President Donald Trump has again called for the Uzbek immigrant accused of killing eight people when he drove a truck down a New York City bike path to get the death penalty.
"Would love to send the NYC terrorist to Guantanamo but statistically that process takes much longer than going through the Federal system," Mr Trump wrote in a pair of posts on Twitter on Thursday. "There is also something appropriate about keeping him in the home of the horrible crime he committed. Should move fast. DEATH PENALTY!"
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Sayfullo Saipov told investigators he was inspired by Islamic State videos and began planning Tuesday's attack a year ago, according to a criminal complaint filed on Wednesday.
Saipov, 29, said "he felt good about what he had done" and asked for permission to display the IS flag in his hospital room
Earlier, on Wednesday night Mr Trump tweeted: "NYC terrorist was happy as he asked to hang ISIS flag in his hospital room. He killed 8 people, badly injured 12. SHOULD GET DEATH PENALTY!"
Saipov faces two charges, one of which carries the death penalty if the government chooses to seek it, Manhattan acting US Attorney Joon Kim said.
The charges are one count of violence and destruction of motor vehicles causing the deaths of eight people and one count of providing material support and resources to a foreign terrorist organisation.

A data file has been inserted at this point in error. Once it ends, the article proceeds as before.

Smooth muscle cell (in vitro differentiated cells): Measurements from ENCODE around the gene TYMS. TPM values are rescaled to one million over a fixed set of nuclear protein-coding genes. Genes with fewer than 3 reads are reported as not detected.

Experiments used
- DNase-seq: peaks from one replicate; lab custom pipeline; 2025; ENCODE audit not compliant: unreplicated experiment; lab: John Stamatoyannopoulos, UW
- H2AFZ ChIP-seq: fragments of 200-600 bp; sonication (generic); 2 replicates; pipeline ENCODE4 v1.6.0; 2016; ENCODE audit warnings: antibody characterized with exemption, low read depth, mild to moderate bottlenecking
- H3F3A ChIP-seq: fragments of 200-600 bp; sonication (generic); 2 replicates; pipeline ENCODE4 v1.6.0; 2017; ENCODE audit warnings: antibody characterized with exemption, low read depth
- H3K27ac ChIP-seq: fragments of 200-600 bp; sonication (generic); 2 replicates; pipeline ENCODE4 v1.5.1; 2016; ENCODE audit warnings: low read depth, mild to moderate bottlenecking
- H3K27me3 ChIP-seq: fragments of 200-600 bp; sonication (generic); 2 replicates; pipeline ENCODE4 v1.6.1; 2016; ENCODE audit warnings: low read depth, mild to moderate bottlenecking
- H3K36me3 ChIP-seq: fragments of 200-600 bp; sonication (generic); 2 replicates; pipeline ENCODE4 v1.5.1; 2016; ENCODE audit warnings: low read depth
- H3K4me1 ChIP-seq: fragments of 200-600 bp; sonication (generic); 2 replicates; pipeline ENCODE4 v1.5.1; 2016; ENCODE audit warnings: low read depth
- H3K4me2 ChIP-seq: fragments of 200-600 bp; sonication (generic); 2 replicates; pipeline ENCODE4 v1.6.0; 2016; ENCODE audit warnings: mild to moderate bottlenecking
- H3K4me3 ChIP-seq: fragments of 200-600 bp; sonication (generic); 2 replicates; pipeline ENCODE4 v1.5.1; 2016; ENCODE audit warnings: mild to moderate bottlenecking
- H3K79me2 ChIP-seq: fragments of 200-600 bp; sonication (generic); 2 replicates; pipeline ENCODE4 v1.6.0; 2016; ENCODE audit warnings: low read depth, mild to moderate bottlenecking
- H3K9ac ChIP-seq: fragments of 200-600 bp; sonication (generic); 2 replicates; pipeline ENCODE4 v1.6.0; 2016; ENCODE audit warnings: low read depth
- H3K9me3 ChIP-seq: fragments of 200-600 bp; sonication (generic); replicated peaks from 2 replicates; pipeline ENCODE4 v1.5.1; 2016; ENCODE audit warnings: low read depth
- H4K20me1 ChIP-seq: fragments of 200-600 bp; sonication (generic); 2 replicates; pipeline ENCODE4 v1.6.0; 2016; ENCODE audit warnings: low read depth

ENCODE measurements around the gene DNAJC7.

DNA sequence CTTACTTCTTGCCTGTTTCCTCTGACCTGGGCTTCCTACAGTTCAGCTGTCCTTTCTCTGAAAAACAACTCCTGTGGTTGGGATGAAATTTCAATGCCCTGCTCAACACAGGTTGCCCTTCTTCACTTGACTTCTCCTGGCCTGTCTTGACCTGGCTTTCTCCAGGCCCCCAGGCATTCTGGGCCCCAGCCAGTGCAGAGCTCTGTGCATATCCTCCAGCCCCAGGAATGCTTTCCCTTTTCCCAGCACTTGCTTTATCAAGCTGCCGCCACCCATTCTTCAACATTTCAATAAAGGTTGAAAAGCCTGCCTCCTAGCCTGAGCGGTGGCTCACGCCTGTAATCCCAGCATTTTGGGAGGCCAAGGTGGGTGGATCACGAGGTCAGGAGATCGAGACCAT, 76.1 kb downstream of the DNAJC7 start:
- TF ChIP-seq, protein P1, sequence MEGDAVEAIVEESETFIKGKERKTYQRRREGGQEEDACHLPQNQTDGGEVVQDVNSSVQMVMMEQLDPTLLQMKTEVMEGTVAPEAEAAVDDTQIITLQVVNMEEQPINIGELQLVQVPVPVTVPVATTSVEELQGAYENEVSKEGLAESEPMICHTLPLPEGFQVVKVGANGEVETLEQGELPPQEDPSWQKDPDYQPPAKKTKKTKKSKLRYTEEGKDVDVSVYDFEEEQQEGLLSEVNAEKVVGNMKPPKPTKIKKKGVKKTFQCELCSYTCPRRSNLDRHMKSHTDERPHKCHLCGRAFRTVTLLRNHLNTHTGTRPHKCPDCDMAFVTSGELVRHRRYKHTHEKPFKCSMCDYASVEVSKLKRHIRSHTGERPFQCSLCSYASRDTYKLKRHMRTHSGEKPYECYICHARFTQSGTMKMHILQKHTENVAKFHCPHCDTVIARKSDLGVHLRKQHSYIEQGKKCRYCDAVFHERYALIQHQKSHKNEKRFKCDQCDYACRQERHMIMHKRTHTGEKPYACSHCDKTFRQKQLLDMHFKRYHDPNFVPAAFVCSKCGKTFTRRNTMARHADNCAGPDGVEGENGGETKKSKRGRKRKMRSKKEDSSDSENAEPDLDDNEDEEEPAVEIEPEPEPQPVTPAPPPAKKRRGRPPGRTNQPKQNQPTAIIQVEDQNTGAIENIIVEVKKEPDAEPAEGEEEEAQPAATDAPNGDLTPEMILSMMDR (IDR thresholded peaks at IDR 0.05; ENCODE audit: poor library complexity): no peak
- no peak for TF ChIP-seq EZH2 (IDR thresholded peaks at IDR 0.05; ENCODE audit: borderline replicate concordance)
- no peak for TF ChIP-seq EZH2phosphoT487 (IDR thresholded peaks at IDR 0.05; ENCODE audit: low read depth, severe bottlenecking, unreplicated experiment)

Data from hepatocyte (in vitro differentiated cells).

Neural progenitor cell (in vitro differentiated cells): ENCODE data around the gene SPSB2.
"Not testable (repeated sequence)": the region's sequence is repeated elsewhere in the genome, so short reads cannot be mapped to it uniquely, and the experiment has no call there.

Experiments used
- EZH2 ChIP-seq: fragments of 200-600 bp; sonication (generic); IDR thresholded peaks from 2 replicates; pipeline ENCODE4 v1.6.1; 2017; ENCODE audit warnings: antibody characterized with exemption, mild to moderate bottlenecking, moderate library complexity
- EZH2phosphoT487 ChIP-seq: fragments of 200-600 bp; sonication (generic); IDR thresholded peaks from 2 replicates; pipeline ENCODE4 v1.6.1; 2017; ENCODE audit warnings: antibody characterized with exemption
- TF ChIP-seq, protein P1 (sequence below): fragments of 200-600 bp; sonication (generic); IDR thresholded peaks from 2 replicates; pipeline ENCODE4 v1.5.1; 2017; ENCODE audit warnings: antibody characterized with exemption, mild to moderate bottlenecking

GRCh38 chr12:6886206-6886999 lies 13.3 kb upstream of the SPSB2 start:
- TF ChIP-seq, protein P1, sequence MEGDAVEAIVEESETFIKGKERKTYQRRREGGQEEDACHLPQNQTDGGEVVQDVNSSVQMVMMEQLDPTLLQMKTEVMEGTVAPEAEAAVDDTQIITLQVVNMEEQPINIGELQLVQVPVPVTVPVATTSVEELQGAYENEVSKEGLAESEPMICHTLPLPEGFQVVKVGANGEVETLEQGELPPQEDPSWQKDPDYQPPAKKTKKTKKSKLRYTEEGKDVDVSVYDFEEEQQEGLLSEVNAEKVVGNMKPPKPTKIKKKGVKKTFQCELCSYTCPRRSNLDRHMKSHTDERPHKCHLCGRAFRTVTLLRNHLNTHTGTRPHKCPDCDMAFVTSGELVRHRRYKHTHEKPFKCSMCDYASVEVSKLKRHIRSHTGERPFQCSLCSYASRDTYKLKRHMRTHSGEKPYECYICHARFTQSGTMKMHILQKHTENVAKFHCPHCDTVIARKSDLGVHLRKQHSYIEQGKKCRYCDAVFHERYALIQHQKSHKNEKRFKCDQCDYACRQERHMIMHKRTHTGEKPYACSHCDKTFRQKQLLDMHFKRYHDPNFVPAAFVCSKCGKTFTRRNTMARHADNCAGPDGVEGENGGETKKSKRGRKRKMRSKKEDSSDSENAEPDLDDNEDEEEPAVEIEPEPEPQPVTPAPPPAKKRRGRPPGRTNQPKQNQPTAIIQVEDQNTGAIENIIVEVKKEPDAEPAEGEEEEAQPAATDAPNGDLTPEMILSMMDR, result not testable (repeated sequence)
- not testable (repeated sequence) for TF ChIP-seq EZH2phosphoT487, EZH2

The maximum penalty for the first is death; the maximum for the second life in prison, Mr Kim said.
The charging document said Saipov was particularly motivated by a video where Abu Bakr al-Baghdadi - the leader of Islamic State - exhorted Muslims in the United States and elsewhere to support the group's cause.
The Federal Bureau of Investigation said it had located another Uzbek man, Mukhammadzoir Kadirov, 32, as a person of interest in the attack.
Tuesday's assault was the deadliest in New York since the September 11, 2001, when more than 2600 people died in the World Trade Centre attack.
Five Argentine tourists, a Belgian, a New Yorker and a New Jersey man were killed in the attack.
Handcuffed, with his legs shackled and in a wheelchair, Saipov nodded his head repeatedly on Wednesday as he was read his rights in a brief court proceeding that he followed through a Russian interpreter.
He was ordered held without bail.
Prosecutors said Saipov had 90 videos and 3800 photos on one of his two mobile phones, many of them Islamic State-related pieces of propaganda, including images of prisoners being beheaded, shot or run over by a tank.